Los Angeles Theater Review: A TALE TOLD BY AN IDIOT (Son of Semele Theatre)

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by Tony Frankel on August 15, 2010

in Theater-Los Angeles

SCOTTISH TRAGEDY AS DARK RIDE

Those of you who love amusement parks will know that a “dark ride” is an indoor attraction where riders in guided vehicles travel through specially lit scenes that typically contain sound, special effects, animation, and music – from non-thematic Boardwalk Love Canals to truncated storytelling, such as “Snow White’s Scary Adventures” in Disneyland. Although these rides can be bright (“Small World”), the term comes from the selective use of darkness that hides the ride’s mechanisms, thereby increasing the visual drama of the experience. Many rides around the world lean towards scarier material, hence the name used in other countries: “ghost train.”

A theatrical dark ride is exactly what you will get when you see A Tale Told by an Idiot, presented by Psittacus Productions; but instead of the iconic two-minute “Peter Pan’s Flight,” Robert Richmond and Louis Butelli present a 60-minute adaptation (they call it a deconstruction) of Macbeth as seen through a feverish dream of Guy Fawkes, the infamous Gunpowder Plot mastermind, on the night before his attempted regicide of James I in 1605 – the same year that Shakespeare scribed the Scottish Tragedy. Instead of cogent storytelling, Tale focuses on the disjointed thoughts that may accompany a terrorist before, during and after his crime. Fawkes (the eminently classical Butelli) himself is a character, but his dialogue is that of Macbeth, while another actor (Daryl Crittendon) actually portrays Macbeth.

None of this confuses once we realize that Tale is the best of Macbeth; scenes and dialogue are cut and pasted – some seemingly out of chronological order. As it is, the script is presented comic-book style behind a scrim with black-clad actors who illumine themselves using flashlights. Since there is no other lighting, we are left to imagine (as audiences would have in Shakespeare’s day) the dank hallways of a castle where plotters whisper behind the arras; or a misty, boggy forest that has prognosticating witches lurking about. This contrivance services the project astoundingly well – it is performance art with the fourth wall reinstalled, and the inventiveness is not something you will see often.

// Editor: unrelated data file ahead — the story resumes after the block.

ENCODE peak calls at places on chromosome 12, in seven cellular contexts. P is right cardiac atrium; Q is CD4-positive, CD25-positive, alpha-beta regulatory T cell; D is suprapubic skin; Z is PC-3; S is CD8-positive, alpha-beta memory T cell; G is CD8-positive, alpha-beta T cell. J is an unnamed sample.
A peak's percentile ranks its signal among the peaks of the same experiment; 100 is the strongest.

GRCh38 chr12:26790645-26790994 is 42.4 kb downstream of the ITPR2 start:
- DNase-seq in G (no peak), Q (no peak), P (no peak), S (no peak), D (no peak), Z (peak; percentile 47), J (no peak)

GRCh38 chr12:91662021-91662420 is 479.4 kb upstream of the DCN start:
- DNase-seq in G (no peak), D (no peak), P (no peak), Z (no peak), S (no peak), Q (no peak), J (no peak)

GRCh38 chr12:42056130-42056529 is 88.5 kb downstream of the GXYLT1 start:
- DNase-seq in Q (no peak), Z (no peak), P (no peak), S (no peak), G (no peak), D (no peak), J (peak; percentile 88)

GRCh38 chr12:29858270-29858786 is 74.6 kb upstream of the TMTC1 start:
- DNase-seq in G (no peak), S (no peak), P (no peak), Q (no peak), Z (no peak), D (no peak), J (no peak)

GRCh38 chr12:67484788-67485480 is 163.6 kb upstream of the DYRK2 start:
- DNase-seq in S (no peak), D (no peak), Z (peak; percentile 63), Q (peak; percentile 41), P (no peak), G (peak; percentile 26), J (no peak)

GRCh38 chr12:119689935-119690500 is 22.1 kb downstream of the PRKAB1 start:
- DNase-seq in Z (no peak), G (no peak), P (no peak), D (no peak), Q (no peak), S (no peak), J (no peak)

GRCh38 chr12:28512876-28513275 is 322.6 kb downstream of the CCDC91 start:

The device of spooky snippets in lieu of a smooth narrative sustained my attention, but ultimately it left me longing for an imaginative retelling of the entire tragedy, especially whenever Lisa Carter, as Lady Macbeth, glorified the stage with some of the most imaginative, original interpretations of the Machiavellian plotter’s dialogue you will ever witness. Some of the acting contained odd choices, such as ghoulish laughter from Duncan (Darin Dahms) that sounded like it was coming from an audio-animatronic pirate. There is a longing for director Richmond, creative stager that he is, to explore the characterizations further. Aside from Miss Carter, the staging is the star of the show (which is chillingly complemented by Graham Galatro’s compositions).

Psittacus Productions achieved what they set out to do, but as a stand-alone piece, it’s just not compelling enough. It’s a noble idea, but there needs to be some kind of context regarding Fawkes’ amazingly tense situation: what if there were original dialogue written for Fawkes and his cohorts? Then, once he is left alone to guard the gunpowder while waiting to kill the King, his own thoughts are driven away, and Macbeth manifests in his mind; then back and forth from Fawkes’s trial to Macbeth to Fawkes’s hanging to Macbeth, etc.

Otherwise, the recommendation for A Tale Told by an Idiot depends on how you feel about dark rides: if you’re a Macbeth purist, you may not wish to visit Shakespeareland to ride this attraction. However, if it doesn’t matter and you just love a dark ride with eerie scenes and ghostly lighting, A Tale Told by an Idiot is a diverting but esoteric enterprise that should be called “Guy Fawkes’s Scary Adventures.”

photos by Wenona Cole-Mclaughlin
video by Daryl Crittenden and Mark Hampton
poster by Katharine LiBretto

A Tale Told by an Idiot
Psittacus Productions
Son of Semele Ensemble, 3301 Beverly Blvd.
Fri & Sat at 8; Sun at 7
ends on July 25, 2010
for tickets, visit Psittacus or SOSE

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